Book Review: 'Home Front' by Kristin Hannah


Civilians know that the war in Iraq was a different kind of war, with large numbers of weekend warrior National Guardsmen and women called up, with front lines everywhere so women were indeed in combat positions, and described by Defense Secretary Donald Rumsfeld as a "long, hard slog."

During that time, while we saw on television the happy reunions of returning soldiers and their families, we didn't see the stiff welcome--homes of troubled marriages. Sometimes we read about the long, hard slogs of recovery from a traumatic injury. In best--selling novelist Kristin Hannah's latest book, "Home Front," she brings together all those unseen elements.

Jolene is a proud National Guard helicopter pilot and mother of two in what she thought was a good marriage until her husband tells her he wants out. Soon after, she's called up to serve in Iraq with her next--door neighbor and best friend, another Guardswoman, but this one in a supportive military family. Jolene's lawyer husband doesn't even consider them a military family, and sure doesn't support his wife's work. They and their children are not prepared for her departure or return, and what will happen on the home front.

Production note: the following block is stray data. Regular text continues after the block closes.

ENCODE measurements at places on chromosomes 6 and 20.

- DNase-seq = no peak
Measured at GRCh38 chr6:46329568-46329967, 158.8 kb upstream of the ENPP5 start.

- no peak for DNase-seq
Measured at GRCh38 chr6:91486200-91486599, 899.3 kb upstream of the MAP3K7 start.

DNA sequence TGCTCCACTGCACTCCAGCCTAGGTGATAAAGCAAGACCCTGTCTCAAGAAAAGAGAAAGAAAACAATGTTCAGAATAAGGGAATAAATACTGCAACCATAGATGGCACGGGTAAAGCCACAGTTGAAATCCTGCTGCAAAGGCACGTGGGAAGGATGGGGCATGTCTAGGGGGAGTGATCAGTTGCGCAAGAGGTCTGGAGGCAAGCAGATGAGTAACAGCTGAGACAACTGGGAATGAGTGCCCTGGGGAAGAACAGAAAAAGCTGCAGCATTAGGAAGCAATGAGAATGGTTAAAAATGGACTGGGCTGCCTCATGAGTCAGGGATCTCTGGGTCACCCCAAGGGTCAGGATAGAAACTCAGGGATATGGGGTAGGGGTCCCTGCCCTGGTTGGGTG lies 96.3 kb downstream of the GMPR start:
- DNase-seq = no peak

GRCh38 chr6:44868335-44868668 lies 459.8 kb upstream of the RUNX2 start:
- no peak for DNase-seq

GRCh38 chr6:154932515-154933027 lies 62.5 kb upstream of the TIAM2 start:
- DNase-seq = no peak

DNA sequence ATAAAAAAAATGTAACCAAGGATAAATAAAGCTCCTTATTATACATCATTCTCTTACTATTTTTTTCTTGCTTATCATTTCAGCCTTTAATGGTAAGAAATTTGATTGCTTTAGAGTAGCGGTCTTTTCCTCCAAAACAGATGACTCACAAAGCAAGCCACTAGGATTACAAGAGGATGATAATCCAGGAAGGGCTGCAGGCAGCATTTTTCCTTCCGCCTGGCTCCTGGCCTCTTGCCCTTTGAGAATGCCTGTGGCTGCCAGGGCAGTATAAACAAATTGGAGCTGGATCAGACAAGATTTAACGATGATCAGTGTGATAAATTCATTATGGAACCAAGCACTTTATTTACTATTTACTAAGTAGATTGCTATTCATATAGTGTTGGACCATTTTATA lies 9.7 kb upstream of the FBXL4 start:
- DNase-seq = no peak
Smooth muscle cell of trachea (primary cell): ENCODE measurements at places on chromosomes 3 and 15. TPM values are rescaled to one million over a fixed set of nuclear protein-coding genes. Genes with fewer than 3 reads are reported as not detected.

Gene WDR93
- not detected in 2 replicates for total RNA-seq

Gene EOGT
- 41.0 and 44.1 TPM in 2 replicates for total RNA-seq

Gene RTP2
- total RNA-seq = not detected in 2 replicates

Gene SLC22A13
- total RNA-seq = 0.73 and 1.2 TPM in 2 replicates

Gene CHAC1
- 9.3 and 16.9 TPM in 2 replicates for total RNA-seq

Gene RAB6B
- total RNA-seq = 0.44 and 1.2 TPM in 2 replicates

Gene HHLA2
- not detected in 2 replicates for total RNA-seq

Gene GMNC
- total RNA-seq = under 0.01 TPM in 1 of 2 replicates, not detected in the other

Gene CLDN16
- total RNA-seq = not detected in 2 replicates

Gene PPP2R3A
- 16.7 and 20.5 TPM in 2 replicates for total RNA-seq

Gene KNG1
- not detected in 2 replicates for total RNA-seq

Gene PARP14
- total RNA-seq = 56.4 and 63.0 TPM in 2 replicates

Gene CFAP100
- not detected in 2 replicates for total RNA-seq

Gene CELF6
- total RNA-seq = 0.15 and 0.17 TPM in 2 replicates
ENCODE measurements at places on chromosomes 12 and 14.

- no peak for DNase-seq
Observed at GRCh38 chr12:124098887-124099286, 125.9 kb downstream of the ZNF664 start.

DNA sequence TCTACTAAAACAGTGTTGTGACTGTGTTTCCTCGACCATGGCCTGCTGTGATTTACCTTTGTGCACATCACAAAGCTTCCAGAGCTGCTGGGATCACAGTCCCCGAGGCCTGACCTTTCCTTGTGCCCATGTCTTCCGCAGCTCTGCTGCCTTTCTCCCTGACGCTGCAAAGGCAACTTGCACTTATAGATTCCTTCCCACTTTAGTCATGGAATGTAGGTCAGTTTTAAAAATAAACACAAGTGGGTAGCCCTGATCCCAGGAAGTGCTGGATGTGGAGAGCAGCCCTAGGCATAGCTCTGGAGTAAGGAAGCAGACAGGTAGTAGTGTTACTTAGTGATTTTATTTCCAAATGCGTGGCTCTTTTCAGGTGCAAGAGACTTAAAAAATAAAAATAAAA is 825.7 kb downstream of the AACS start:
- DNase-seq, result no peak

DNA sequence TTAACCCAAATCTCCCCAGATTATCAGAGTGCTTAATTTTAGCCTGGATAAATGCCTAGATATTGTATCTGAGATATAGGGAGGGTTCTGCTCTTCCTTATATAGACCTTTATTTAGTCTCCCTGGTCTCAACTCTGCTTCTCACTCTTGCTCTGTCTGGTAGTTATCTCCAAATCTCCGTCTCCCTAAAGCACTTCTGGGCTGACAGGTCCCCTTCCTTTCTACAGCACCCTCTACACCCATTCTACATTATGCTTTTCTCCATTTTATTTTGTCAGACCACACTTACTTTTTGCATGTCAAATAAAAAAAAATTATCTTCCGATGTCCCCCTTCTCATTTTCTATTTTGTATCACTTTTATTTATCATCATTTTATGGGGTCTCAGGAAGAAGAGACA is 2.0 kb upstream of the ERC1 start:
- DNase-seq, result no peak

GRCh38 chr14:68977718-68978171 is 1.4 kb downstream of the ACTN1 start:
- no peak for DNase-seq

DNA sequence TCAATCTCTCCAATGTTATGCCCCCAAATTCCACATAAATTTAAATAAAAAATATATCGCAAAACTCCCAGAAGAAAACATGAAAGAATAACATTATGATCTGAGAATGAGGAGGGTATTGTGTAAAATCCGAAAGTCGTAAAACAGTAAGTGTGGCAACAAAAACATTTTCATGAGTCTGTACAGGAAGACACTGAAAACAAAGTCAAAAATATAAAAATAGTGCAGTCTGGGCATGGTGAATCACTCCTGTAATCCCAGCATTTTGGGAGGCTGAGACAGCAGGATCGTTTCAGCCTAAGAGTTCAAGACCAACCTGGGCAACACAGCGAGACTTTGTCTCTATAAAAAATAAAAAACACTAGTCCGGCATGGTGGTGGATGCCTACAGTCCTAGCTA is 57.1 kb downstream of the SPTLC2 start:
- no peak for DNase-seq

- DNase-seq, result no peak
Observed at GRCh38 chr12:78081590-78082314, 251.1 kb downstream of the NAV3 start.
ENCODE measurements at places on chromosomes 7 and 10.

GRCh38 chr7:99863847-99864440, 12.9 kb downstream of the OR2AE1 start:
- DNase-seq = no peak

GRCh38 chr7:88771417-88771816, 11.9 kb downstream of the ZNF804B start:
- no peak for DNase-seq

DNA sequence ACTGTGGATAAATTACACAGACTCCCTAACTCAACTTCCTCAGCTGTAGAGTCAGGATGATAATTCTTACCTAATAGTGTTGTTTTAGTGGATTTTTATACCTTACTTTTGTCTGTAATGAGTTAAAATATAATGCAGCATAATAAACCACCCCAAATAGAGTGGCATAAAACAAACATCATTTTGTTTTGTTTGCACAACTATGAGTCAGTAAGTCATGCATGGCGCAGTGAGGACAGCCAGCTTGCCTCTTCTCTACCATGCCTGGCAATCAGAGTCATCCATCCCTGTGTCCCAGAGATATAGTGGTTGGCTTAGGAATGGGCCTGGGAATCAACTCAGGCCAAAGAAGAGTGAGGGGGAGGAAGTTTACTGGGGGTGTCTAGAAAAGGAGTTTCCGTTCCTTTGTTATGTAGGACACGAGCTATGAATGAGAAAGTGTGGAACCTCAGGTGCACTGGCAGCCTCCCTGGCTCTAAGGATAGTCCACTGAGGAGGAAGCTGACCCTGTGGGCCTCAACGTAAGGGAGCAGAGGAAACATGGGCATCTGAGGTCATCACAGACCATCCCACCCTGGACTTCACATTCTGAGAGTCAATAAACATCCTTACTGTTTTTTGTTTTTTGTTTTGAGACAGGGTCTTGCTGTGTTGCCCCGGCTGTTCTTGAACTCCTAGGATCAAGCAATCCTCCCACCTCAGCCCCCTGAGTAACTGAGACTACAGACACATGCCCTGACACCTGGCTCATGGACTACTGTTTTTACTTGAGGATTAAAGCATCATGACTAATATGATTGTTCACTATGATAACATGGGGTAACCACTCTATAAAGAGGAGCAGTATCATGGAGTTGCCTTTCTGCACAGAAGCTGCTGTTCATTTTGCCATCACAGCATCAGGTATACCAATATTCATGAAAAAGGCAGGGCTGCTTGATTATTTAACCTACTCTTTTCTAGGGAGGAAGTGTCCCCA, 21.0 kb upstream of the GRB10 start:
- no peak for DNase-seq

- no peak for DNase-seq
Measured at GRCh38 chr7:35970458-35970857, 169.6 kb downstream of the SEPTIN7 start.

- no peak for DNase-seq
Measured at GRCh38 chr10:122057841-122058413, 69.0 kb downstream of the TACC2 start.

Jolene does her duty, and her husband, Michael, confronts the reality of his home front -- being an involved father to his 4--year--old and preteen daughters, who depend on him not just to be home before dinner, but also to offer emotional support he's not sure how to provide.

Without giving away too much of the story, the family must adjust to change and Jolene must face tragedy at war as well as her own way of dealing with life's hardship -- trying to push pain away for forced happiness.

Hannah researched her topic well, explained in an afterword as she is not from a military family. Military families reading this might see themselves or the struggles of their friends. Civilians will take away a deeper understanding of the expanse of war and its impact far beyond the battlefield.

Hannah excels at moving the story along at a page--turning clip, even when describing the slow movements of medical recovery. Her novels' book covers are soothing covers with images that draw you in, but the storytelling is what keeps you in.

The title "Home Front" refers to those at home while loved ones are away at war, but it also refers to the front that Jolene put up early in her life to feign happiness. War peels that away.

Hannah is adept at bringing readers into the world of Iraq veterans, especially women soldiers, and how the Army intertwines with their identities. It's a novel, but gives you a deeper understanding of what our nation's military heroes -- and their families -- sacrifice.

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